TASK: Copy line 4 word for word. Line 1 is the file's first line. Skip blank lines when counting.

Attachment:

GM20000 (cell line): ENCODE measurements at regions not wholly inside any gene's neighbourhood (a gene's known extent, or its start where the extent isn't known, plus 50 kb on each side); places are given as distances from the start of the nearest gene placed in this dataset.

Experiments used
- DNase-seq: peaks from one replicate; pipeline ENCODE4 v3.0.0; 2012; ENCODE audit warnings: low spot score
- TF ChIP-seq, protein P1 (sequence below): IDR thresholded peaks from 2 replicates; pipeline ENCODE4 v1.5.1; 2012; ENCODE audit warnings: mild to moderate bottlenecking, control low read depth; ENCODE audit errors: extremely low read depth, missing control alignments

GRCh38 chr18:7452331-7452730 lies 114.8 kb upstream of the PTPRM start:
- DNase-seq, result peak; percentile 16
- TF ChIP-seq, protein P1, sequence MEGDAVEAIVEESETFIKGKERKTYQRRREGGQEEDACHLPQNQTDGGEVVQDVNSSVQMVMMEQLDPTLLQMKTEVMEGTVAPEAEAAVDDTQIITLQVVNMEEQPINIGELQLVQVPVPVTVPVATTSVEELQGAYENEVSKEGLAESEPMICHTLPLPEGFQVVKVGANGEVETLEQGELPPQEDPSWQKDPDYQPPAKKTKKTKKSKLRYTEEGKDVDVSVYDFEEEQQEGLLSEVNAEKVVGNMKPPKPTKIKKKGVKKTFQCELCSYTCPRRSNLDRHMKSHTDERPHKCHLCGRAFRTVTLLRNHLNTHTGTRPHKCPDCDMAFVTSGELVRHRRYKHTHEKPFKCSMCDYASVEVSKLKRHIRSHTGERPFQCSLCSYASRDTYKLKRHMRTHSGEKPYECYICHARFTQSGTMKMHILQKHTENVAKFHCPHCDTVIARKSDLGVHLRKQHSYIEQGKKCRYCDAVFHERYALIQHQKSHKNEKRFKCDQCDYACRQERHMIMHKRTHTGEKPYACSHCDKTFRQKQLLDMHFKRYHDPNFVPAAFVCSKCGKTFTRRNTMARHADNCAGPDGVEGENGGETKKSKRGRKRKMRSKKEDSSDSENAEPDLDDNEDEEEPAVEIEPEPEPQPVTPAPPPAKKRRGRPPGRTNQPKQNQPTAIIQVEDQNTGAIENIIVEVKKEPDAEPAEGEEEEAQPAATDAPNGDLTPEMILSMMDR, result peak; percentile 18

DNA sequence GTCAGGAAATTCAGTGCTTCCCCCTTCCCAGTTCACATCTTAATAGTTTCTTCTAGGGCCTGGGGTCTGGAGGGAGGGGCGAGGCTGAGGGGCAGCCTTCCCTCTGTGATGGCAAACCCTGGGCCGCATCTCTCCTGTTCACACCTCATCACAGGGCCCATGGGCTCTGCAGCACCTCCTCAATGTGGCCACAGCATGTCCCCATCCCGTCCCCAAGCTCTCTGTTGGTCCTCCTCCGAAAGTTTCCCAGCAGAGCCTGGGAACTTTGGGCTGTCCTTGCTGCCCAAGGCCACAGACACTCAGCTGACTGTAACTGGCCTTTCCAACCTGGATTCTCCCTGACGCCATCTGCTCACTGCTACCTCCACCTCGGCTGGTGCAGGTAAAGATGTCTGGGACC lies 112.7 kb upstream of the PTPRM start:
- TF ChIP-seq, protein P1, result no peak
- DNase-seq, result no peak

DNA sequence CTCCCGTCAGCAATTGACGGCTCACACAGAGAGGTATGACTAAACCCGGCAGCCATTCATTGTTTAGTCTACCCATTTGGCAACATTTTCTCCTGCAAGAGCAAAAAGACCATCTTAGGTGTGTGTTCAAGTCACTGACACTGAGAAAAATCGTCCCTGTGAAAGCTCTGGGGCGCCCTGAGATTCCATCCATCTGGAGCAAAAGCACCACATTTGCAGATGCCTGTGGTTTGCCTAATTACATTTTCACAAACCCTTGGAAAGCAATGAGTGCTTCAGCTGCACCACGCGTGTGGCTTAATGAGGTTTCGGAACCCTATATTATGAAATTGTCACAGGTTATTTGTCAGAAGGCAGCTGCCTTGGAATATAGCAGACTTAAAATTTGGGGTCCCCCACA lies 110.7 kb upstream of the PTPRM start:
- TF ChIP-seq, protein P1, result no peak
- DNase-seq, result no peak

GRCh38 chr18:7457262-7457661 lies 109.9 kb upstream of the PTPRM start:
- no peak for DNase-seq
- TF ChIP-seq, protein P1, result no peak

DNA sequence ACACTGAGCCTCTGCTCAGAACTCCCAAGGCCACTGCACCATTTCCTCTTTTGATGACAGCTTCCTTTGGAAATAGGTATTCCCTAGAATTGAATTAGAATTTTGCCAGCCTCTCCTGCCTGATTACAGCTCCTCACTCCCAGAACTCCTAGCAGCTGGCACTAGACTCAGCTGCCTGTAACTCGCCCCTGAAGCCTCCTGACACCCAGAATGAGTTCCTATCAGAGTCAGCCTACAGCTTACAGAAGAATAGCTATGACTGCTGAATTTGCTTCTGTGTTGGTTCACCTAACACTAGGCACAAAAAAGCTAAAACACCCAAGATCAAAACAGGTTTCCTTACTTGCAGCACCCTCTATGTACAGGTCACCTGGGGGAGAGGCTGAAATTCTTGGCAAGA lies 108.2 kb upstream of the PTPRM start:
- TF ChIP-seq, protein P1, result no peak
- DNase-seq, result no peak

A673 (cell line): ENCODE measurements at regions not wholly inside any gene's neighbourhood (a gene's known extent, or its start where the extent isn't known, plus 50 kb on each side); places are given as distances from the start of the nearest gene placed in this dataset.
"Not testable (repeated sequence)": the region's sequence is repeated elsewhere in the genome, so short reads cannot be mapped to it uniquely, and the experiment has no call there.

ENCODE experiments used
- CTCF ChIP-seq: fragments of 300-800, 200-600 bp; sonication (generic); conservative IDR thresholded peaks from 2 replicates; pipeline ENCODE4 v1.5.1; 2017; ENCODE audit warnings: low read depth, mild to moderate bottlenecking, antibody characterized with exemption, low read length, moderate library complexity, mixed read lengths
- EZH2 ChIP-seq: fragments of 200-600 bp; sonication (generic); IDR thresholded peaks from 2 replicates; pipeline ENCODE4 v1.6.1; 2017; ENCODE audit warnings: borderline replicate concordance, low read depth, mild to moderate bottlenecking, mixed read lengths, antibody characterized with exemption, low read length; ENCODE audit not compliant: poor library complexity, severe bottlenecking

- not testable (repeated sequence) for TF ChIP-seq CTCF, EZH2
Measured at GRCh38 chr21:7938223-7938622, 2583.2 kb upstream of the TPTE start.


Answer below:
- TF ChIP-seq, protein P1 (sequence below): IDR thresholded peaks from 2 replicates; pipeline ENCODE4 v1.5.1; 2012; ENCODE audit warnings: mild to moderate bottlenecking, control low read depth; ENCODE audit errors: extremely low read depth, missing control alignments